Is it better to get a certificate or a master’s degree in public health?

BY Rich GrisetNovember 29, 2022, 9:12 PM
Students on campus at George Washington University in Washington, D.C., as seen in September 2021. (Photographer: Stefani Reynolds—Bloomberg/Getty Images)

Even before the pandemic helped to raise awareness and interest in medical professions, the field of public health had been growing in popularity for decades. According to one study, the number of public health degrees awarded swelled by more than 300% between 1992 and 2016.

People who are interested in pursuing a career in public health often face a question: Should they get a graduate certificate in public health or go all in and pursue a master’s degree in public health (MPH)? That decision often depends on a student’s goals, as both academic pursuits attract people who wish to make a difference in the welfare of others, according to Mark Williams, the M. Joycelyn Elders Professor of Health Promotion and Disease Prevention Dean at the University of Arkansas for Medical Sciences’ Fay W. Boozman College of Public Health.

“It’s science that investigates how to best provide public health interventions, how to track diseases within populations, and all of the methodologies that go along with doing that,” says Williams of the public health field.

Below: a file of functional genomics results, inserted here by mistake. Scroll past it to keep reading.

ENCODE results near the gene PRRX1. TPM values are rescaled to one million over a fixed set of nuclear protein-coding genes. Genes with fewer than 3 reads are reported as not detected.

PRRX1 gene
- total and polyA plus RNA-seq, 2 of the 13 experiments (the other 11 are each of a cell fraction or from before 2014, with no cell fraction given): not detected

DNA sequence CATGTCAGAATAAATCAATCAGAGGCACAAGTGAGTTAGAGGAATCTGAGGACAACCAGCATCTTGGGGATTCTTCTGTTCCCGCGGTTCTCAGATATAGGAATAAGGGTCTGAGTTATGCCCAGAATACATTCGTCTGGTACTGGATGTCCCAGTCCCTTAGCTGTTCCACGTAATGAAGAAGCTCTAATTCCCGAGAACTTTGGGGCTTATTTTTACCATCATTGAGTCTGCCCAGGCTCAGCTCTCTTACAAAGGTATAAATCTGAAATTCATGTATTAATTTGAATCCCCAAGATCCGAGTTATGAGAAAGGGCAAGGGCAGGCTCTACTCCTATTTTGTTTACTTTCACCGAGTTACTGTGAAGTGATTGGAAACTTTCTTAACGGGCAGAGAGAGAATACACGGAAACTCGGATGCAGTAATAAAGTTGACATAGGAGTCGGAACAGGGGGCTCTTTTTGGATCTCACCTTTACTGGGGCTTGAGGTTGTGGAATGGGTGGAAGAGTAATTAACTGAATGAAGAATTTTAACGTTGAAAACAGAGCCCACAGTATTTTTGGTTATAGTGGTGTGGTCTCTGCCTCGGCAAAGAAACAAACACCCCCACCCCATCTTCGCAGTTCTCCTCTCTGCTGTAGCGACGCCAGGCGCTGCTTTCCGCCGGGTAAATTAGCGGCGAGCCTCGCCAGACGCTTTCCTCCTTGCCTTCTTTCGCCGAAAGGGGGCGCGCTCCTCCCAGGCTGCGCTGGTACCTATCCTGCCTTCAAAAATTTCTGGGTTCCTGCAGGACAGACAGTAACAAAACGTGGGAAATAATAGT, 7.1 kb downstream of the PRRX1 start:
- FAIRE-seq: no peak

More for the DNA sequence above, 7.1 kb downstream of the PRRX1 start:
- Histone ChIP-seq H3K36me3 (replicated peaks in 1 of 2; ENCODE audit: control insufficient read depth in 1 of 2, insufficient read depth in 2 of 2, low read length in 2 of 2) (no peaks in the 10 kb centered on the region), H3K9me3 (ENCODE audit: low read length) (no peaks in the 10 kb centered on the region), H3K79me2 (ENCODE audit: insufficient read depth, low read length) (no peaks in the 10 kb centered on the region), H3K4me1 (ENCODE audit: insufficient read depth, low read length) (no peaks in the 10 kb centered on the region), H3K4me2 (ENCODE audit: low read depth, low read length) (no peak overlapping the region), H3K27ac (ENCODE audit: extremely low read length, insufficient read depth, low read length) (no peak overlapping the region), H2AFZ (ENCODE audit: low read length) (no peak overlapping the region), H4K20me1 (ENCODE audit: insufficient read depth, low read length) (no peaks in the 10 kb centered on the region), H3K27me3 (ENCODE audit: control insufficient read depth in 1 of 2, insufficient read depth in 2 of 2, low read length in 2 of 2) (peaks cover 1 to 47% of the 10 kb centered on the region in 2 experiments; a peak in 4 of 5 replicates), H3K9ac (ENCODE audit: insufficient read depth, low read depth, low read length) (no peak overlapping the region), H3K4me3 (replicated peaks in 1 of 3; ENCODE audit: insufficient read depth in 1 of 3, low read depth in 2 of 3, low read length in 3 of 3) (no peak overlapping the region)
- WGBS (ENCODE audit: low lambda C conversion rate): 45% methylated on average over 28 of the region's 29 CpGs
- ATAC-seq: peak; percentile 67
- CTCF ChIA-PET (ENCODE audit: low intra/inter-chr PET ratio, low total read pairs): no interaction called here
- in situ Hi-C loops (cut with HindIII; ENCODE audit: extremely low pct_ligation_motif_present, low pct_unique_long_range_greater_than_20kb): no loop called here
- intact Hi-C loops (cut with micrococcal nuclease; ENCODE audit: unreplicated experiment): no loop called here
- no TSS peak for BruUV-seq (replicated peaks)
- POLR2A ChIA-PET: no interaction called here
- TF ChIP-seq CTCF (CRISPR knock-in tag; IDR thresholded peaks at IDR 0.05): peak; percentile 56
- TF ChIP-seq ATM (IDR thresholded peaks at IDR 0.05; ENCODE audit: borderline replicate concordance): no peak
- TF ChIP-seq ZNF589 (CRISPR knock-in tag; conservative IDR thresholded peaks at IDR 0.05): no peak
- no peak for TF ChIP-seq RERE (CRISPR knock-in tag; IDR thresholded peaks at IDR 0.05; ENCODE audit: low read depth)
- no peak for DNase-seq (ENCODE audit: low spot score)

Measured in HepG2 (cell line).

If you’re trying to decide whether a certificate program or a master’s degree program in public health is right, here’s what two experts told Fortune.

What is the difference between an MPH and a graduate certificate in public health?

Public health is dedicated to the science of prolonging life, preventing disease, and promoting health for society at large. A common way for people to enter this field is by obtaining an MPH degree.

“It gives them professional skills to specialize in a particular area that they want to work,” says George Gray, associate dean of MPH programs and program director at George Washington University’s Milken Institute School of Public Health. The school landed the No. 1 spot on Fortune’s first-ever ranking of the best online MPH programs. “We are making students who can go out and make a difference on the front lines of public health.”

Often, Williams says, someone pursuing an MPH works in some sort of preventative health practice—meaning they focus on keeping patients healthy instead of treating them only when they are sick or injured—or is a person who wants to become a public health scientist.

Students who pursue a graduate certification in public health, on the other hand, tend to be more seasoned in their careers than those seeking an MPH, Gray says. 

“The certificate often attracts people who are perhaps a little more advanced in their careers,” Gray says. “They may be advanced in a parallel career, or a career that might touch on public health, or might have made them aware of public health, but it wasn’t something that they were thinking of when they started out.”

What’s more, a graduate certificate program—which is 15 credits at George Washington, compared with 45 credits for the MPH program—may be a way for some people to test the waters to see if the field of public health is right for them.